Astronaut Scott Kelly returns to Earth after year in space

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Ground personnel help International Space Station crew member Scott Kelly of the U.S. to get off the Soyuz TMA-18M space capsule after landing near the town of Dzhezkazgan, Kazakhstan, Wednesday, March 2, 2016. (Krill Kudryavtsev/Pool Photo via AP)

Astronaut Scott Kelly returned to Earth on Wednesday after an unprecedented year in space for NASA, landing in barren Kazakhstan with a Russian cosmonaut who shared his whole space station journey.

Their Soyuz capsule parachuted onto the central Asian steppes and ended a science-rich mission at the International Space Station that began last March and was deemed a steppingstone to Mars.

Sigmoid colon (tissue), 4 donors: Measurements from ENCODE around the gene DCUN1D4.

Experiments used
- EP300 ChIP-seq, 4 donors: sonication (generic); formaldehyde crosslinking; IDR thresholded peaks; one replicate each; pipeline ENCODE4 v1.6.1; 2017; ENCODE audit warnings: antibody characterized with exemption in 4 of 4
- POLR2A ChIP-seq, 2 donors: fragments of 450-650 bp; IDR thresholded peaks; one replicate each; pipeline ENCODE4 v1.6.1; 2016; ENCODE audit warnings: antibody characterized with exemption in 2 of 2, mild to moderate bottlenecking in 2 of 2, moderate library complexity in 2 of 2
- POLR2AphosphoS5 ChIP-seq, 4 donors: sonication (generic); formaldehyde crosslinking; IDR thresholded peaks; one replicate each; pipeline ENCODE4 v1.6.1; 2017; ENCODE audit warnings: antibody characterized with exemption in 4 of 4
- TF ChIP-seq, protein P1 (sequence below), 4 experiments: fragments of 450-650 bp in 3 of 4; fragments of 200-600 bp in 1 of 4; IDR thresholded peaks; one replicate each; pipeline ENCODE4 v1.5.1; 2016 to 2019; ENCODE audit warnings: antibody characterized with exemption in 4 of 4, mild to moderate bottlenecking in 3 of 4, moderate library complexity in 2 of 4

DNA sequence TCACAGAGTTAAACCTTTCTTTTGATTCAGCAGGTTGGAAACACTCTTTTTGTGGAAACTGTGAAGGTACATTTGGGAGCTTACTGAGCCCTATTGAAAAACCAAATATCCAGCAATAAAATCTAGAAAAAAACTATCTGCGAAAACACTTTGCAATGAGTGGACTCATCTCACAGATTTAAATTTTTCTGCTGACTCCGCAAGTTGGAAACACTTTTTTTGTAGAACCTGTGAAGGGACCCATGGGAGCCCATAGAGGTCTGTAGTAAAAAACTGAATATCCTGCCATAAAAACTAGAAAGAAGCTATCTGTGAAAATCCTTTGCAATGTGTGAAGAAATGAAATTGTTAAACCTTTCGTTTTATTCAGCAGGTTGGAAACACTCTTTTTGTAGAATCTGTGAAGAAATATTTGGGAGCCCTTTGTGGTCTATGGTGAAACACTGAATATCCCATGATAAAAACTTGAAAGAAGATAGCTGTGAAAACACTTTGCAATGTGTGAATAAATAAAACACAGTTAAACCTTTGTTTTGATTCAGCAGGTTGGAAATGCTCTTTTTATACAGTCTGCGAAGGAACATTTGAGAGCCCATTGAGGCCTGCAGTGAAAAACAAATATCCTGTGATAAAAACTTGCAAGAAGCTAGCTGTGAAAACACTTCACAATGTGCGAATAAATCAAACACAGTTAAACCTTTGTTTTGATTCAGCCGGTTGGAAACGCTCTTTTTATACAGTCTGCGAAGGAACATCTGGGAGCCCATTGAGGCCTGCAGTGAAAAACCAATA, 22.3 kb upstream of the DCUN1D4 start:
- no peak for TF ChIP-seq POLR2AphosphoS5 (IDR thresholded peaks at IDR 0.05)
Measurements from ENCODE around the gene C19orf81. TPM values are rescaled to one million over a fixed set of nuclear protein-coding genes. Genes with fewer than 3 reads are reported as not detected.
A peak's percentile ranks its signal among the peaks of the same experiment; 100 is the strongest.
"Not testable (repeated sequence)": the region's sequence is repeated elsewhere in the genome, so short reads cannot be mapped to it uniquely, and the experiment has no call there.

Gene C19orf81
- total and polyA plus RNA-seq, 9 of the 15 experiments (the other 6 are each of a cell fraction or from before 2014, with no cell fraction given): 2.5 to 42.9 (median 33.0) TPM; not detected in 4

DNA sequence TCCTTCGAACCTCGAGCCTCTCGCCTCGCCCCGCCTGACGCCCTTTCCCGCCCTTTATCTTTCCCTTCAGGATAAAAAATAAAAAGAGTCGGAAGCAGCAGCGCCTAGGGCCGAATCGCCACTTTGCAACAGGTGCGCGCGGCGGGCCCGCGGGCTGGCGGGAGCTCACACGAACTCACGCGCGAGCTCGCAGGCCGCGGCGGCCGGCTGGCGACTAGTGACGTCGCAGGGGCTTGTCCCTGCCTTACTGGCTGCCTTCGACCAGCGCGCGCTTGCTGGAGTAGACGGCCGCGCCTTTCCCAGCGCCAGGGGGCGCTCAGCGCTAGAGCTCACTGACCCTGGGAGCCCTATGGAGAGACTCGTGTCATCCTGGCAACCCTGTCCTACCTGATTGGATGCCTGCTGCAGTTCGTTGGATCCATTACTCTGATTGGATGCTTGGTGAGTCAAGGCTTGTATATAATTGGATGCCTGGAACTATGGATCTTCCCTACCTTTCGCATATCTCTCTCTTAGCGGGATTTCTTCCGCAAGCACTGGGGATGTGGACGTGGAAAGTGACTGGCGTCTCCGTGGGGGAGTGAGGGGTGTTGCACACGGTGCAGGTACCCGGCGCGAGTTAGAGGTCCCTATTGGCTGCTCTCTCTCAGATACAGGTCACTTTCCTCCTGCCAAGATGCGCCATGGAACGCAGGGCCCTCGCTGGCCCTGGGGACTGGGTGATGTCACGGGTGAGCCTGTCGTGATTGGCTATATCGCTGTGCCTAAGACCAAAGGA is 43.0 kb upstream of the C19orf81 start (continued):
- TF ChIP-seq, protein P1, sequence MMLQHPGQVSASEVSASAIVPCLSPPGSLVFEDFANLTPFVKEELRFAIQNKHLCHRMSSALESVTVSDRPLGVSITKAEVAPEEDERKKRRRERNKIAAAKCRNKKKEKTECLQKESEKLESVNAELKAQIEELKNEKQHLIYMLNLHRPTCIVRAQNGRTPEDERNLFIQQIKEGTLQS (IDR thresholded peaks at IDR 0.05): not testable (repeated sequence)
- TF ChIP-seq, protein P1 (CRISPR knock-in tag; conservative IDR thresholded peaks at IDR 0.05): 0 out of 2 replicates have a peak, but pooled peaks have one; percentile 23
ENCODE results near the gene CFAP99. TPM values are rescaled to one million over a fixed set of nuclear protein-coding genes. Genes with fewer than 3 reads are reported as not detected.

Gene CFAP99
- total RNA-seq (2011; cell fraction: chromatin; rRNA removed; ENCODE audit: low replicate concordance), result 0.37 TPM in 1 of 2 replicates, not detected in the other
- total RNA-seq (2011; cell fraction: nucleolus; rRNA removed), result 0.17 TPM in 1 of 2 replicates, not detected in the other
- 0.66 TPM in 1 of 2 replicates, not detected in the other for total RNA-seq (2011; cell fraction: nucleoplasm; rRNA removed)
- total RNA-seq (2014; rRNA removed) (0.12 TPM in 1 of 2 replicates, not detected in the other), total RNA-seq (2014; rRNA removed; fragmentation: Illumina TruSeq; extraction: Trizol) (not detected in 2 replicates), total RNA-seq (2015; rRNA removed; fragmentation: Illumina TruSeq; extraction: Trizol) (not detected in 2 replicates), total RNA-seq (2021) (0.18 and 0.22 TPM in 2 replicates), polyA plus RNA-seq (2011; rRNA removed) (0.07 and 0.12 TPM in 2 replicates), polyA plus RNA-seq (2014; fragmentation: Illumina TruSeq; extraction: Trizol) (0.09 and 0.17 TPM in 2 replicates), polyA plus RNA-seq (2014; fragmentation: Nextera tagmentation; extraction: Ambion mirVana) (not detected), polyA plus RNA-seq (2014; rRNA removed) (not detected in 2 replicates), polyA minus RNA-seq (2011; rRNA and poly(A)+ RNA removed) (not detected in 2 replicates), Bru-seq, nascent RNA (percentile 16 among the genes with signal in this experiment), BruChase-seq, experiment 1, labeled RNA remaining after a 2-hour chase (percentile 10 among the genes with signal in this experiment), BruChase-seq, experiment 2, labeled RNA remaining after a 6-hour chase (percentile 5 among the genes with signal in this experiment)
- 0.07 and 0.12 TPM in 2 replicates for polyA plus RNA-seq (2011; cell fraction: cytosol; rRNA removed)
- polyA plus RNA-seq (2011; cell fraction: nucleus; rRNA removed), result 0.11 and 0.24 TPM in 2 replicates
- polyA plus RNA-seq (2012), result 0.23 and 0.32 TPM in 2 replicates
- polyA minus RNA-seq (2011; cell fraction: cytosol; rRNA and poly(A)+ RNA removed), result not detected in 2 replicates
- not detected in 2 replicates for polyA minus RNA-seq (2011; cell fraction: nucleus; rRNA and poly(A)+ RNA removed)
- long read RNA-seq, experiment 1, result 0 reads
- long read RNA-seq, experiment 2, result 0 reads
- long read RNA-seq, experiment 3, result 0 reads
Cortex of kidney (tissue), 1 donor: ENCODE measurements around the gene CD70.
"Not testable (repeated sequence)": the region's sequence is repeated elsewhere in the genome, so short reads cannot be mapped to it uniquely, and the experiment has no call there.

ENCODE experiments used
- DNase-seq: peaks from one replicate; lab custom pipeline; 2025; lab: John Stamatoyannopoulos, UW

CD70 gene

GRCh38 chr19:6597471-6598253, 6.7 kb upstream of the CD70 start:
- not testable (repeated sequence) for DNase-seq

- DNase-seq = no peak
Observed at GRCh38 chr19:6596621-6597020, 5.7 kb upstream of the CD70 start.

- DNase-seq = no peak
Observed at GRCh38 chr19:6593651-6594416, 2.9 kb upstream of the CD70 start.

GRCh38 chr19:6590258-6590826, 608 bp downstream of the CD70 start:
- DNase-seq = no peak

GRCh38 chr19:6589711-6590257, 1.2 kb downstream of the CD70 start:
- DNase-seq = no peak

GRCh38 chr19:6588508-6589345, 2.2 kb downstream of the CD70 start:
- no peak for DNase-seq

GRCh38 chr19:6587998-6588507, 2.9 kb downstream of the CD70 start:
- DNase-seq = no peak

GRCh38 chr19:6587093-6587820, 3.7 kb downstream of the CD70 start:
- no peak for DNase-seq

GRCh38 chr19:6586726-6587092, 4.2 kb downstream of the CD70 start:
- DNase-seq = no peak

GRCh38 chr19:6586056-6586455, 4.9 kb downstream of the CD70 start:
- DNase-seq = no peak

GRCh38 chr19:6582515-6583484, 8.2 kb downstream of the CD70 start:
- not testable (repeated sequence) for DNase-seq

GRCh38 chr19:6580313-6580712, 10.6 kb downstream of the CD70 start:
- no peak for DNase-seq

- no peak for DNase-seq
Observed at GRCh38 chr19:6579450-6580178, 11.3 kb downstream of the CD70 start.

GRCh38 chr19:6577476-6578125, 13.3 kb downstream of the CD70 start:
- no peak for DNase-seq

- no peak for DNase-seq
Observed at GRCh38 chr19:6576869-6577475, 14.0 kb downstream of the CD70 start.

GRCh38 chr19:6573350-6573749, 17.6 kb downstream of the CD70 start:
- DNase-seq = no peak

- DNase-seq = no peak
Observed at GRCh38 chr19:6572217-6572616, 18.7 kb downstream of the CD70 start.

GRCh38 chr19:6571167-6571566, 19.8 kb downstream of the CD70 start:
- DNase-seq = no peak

It was a triumphant homecoming for Kelly and Mikhail Kornienko after 340 days in space. Kelly pumped his fist as he emerged from the capsule, then gave a thumbs-up. He smiled and chatted with his doctors and others as photographers crushed around him in the freezing cold.

"The air feels great out here," NASA spokesman at the scene, Rob Navias, quoted Kelly as saying. "I have no idea why you guys are all bundled up."

Clearly animated and looking well, he said he didn't feel much different than he did after his five-month station mission five years ago.


The New Jersey native documented his journey via social media posting spectacular photos using the hashtag #YearInSpace.

The trip was intended to help researchers better understand how long-term spaceflight affects the human body.

"It's pretty rustic living in regards to having the ability to take a shower and things like that. It's a bit like camping," said Kelly during an interview with 'Good Day New York' last year.

With the Associated Press